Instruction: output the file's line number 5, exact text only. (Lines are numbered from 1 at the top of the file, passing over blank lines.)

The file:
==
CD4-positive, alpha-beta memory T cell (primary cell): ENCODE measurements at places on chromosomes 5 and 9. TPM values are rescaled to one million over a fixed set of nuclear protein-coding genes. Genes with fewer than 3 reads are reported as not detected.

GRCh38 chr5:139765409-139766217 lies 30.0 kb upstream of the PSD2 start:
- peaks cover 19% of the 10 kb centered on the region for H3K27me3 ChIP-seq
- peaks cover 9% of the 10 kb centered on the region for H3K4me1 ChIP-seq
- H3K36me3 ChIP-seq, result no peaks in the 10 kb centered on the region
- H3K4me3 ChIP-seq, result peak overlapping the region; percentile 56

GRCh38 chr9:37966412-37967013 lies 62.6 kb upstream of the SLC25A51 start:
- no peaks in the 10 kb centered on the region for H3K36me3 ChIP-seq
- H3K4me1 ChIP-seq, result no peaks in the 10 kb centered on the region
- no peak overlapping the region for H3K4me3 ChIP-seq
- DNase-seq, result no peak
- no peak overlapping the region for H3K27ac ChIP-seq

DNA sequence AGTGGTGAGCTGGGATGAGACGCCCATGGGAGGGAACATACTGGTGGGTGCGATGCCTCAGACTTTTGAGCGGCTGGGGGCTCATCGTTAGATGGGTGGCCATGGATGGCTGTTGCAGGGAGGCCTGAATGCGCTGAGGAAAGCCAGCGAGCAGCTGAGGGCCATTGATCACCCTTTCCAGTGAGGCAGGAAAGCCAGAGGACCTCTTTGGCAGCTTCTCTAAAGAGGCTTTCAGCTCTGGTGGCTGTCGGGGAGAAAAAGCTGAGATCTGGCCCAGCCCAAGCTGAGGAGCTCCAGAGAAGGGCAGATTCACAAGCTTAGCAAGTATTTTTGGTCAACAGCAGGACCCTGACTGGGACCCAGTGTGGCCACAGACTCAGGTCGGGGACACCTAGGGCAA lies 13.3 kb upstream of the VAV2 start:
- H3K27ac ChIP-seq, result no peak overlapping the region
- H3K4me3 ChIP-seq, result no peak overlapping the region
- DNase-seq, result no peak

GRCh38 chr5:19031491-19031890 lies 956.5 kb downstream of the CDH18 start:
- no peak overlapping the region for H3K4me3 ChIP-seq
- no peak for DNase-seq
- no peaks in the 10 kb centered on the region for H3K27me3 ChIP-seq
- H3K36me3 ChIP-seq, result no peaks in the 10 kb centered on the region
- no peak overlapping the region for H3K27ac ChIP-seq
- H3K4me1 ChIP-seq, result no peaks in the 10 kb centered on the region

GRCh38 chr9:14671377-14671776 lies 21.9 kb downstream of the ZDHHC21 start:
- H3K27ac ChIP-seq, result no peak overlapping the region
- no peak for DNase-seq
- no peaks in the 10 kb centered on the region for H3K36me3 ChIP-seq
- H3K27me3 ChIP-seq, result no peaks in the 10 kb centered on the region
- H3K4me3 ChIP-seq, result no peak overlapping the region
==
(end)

- H3K36me3 ChIP-seq, result no peaks in the 10 kb centered on the region